Why FASD Connections; Why Adolescents and Adults; Why Now?

The accepted prevalence rated for FASD in North America is conservatively estimated at 1% of the population. In Canada, that translates into about 300,000 people, the vast majority of whom are 15 years of age or older (24,281,555 over 15, Canadian census data 2001 x 1% = 242,815 alcohol affected teens and adults!!). FASD has profound consequences for affected individuals and wide-ranging implications for society at large. The financial cost to society is estimated at about ***2.9 million dollars (CDN) (FASD Fact Sheet, FASD Centre for Excellence, Subtance Abuse and Mental Health Services Administration, US Department of Health) over the lifespan of each individual, excluding many costs, including those associated with the criminal legal system. There is no mechanism in place to even begin to estimate the financial, social, emotional and psychological costs to the individual and his/her family.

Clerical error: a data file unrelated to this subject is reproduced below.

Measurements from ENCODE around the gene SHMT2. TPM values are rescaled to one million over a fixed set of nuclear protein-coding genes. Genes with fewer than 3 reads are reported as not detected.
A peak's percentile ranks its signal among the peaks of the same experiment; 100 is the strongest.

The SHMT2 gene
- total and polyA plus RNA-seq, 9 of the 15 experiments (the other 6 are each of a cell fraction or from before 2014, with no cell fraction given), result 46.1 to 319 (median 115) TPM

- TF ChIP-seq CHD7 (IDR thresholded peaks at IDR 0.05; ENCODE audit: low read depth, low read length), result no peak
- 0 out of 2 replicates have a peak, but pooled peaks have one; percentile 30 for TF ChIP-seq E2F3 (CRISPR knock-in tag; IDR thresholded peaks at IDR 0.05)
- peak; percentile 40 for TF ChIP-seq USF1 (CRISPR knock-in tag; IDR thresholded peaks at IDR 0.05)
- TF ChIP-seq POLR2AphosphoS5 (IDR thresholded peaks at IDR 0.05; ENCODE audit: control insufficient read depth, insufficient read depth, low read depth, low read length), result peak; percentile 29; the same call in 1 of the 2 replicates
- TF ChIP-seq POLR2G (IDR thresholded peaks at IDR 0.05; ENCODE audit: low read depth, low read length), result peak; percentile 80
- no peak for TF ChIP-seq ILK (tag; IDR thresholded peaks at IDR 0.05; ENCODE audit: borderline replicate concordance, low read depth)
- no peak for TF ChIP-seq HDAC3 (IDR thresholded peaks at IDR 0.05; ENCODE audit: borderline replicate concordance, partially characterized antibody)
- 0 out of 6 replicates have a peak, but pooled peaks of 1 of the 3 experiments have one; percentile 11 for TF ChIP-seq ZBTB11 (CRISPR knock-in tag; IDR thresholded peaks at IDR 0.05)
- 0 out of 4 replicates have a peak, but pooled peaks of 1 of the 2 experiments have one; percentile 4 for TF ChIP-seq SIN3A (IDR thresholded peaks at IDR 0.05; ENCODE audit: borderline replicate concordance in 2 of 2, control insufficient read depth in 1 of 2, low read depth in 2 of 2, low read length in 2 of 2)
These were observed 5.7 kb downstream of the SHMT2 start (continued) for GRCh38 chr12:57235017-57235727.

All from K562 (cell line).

Through the inaction of society’s adult disability support systems, adolescents and adults with FASD have become our homeless, addicted, incarcerated, disenfranchised and most marginalized members of society. The result has become a growing social and financial catastrophe for families, leaving these adults, who have the desire and potential to contribute, without the necessary resources to do so.

How does one put a monetary value on the unnecessary loss of productivity, contribution, belonging, happiness, inclusion, family, competence, success – quality of life for affected adults?? How does one put a monetary value on the loss of relationships, retirement, financial security, health, the “conclusion” of parenting – quality of life for parents??